When I bring her back in properly, when she's 3 [wow, not long now! 6 months 2 days], I'll be starting her over again from the very beginning.

Even an older educated horse, like my 17 1/2 year old gelding, needs to be brought back in slowly. With my boy his first few rides in work are always on a long rein, often just a relaxed trail ride. Tons of walking. First week should be JUST walk. No trot at all. I'm not that patient LOL and he's half Arab so when we're on the trail we walk but if something is getting in the way [his mood usually] we trot at home. Week two you start introducing trotting. By week three you should be able to do a good ten minute stretch of trot, then back to walk. It takes twelve weeks to bring a horse up to full fitness 'adequately' and we're just talking straight lines - forget roundness and laterals!

If your mare has only been back in for a week, you should JUST be beginning to introduce your trot. By now you should have reminded her about being off the wall in walk [the 1/4 and 3/4 lines are WONDERFUL for that]. The one thing I'm not seeing that you -could- do is open your rein. The rein you want the horse to move into needs to move away from her neck. She's young, chances are she's 'forgotten' [they do pretend to forget and the youngsters actually DO forget] and needs the aids to be super-clear.

Treat her like a breaker. Teach her again what it is you want from her. My gelding's laterals were shocking up until about this time last month when I had a lesson with a super coach who showed me that I wasn't being clear enough. He knows - he isn't great in leg yield but is getting there and will hold canter travers down the entire 3/4 line if I ask him to, shoulder fore, head to wall, turns on the forehand and if I really push him turns on the hind [aka walk pirouette]. What he isn't perfect in... is fitness. And my lack of dressage knowledge.

BUT what I find is that he gets INCREDIBLY heavy in the hand when he's tired. He dumps onto the forehand and pulls. He has a very big neck for his breeding and not a heck of a lot of hind, and quite a long back, so he's sort of built to dump onto the forehand and pull. Someone taught him very well when he was young but if I'm not riding well enough, or he simply isn't fit enough, he won't/can't work from behind for long.

Remember - FITNESS. Be patient. She's arthritic, so needs a longer warmup and cooldown, and won't yet be fit enough to do any real work because all her fitness can manage at the moment is maybe half the warmup and half the cooldown she needs. Your trainer gets the results because a; he is male and therefore is likely to have more weight with which to influence your horse, and b; he has been riding for longer than you, or you wouldn't be taking lessons with him. Chances are his position is stronger and he has a lot more lower leg strength to MAKE your mare listen. I have always found men get better results from horses with less effort. The few experienced men I have seen ride my horse have gotten him going amazingly [well... one had him ducking behind the contact, but he WAS being a brat that day - horse not experienced man - and experienced man is an incredible rider and a stickler for correctness].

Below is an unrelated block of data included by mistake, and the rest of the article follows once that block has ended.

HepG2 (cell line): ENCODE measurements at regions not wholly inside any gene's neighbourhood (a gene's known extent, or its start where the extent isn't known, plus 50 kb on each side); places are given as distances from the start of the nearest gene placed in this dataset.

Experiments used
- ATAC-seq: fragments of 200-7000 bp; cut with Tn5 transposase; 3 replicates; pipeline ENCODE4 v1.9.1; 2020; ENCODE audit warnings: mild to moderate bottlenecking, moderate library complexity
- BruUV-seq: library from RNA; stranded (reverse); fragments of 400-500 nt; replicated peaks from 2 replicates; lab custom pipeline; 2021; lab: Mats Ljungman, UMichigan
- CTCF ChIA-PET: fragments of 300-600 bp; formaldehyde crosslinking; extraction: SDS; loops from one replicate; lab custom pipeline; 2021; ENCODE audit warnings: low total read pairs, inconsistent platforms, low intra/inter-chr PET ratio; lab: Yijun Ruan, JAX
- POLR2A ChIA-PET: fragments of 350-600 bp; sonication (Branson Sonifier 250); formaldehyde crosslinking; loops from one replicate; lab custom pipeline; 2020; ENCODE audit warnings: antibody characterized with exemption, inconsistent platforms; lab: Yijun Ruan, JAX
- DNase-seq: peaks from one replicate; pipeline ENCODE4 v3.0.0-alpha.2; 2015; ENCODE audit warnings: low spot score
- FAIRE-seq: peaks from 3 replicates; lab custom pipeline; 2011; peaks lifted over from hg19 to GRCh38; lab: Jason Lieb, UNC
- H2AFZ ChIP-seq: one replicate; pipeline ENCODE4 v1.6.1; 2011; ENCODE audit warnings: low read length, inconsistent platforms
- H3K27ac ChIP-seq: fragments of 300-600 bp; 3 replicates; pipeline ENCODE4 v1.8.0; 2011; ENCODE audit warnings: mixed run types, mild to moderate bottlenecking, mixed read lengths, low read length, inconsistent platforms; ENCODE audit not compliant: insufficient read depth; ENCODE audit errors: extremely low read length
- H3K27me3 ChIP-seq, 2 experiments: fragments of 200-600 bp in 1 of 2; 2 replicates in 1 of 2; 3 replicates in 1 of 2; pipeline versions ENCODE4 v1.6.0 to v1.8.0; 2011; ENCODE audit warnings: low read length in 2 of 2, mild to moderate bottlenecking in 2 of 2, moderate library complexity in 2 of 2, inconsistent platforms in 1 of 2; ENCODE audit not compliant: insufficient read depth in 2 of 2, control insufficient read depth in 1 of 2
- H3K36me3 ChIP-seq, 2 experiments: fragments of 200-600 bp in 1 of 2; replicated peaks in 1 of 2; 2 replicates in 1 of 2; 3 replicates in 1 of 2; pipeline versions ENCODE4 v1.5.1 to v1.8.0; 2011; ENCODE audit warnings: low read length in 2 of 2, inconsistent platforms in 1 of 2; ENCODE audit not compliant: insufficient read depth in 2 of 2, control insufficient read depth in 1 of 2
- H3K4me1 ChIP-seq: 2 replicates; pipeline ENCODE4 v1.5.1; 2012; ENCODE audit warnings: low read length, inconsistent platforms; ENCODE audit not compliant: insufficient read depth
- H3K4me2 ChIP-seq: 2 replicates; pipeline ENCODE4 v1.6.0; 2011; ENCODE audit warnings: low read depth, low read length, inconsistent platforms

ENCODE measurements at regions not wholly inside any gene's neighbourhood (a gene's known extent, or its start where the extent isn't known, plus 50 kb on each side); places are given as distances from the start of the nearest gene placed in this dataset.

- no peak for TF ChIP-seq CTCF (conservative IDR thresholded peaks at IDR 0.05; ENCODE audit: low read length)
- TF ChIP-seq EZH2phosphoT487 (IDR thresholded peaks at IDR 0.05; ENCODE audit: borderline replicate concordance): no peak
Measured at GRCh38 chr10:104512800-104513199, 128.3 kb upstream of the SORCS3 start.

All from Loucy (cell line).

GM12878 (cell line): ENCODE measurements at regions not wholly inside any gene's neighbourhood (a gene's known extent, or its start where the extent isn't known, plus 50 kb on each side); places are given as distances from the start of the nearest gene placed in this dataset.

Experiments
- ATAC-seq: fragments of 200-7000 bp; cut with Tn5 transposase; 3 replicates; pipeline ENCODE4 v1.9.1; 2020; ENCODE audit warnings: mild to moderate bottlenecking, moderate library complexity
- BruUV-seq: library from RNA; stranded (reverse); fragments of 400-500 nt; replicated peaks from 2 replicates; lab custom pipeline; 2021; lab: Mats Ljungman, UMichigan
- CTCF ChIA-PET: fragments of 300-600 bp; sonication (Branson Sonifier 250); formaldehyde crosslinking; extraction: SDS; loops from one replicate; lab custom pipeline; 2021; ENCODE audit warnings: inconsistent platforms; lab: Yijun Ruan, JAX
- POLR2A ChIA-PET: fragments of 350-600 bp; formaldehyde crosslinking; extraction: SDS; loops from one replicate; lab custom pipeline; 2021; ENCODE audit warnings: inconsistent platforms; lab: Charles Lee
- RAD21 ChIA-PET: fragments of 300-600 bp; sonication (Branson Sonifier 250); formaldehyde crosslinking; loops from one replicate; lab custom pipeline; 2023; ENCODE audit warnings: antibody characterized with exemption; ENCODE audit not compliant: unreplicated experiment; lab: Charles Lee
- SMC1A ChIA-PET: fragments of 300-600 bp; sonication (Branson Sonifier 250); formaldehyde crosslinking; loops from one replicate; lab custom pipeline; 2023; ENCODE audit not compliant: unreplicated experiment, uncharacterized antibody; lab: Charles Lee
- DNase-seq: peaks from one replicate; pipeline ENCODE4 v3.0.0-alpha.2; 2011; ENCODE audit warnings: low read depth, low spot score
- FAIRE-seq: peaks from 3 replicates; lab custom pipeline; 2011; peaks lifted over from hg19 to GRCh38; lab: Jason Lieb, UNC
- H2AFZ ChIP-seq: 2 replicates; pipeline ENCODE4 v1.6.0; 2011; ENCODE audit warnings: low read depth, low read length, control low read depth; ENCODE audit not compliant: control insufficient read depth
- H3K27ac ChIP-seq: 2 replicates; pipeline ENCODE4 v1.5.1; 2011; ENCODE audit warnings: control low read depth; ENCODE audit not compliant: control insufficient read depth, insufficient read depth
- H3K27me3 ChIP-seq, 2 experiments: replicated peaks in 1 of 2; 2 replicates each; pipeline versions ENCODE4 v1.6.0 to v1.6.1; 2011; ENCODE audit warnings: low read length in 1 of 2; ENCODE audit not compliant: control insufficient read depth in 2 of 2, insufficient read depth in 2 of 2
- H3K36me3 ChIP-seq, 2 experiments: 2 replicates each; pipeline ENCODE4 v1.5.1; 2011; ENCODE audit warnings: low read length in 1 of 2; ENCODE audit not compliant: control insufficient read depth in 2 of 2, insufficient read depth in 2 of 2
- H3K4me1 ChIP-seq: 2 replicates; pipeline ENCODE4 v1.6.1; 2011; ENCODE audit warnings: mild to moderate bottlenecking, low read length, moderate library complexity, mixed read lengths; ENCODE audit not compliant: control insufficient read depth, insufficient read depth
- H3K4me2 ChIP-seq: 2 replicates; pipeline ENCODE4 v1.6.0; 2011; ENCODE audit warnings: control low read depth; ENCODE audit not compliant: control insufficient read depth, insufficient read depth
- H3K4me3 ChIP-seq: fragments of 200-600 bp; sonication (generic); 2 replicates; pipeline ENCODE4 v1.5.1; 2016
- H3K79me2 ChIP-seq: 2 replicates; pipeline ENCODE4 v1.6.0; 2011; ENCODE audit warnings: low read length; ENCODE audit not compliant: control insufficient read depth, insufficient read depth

Remember I said my lad is 17 1/2? I'm pretty sure he has arthritis in both his knees, he's started refusing his fences [which is NOT him] and is stumbling more than usual... plus is unfit at the moment and coming back from spell, I get lazy in summer [Aus, it's fall here now]. SO I'm dealing with both those issues too, in an older horse. Luckily he's not the green one!

hellothere 03-31-2013 05:16 PM

Thanks for all your advice, everyone.
I think I was being unreasonable and you're right, expecting too much. My girl is actually working very hard and I don't feel the same way I did when I posted this. Things are going quite well. She actually was trotting from week 1, but nothing unreasonable. Now she is having a trainer work with her twice a week, and then I ride twice a week. Each ride starts with 10 minutes of lunging (5 each way w/ side reins) and then when I ride, it's anywhere from 15-20 minutes of walking, and when my trainer rides, it's a nice upbeat workout with a lot of trotting. Thank you for all your advice, I think I needed a place to vent my frustrations and I'm feeling a lot better now! Plus my girl is working hard, wants to please, and I don't blame her that the work is difficult! and the fact she has arthritis, I'm hoping this working out is helping her! ... i've got to get back in riding shape too:)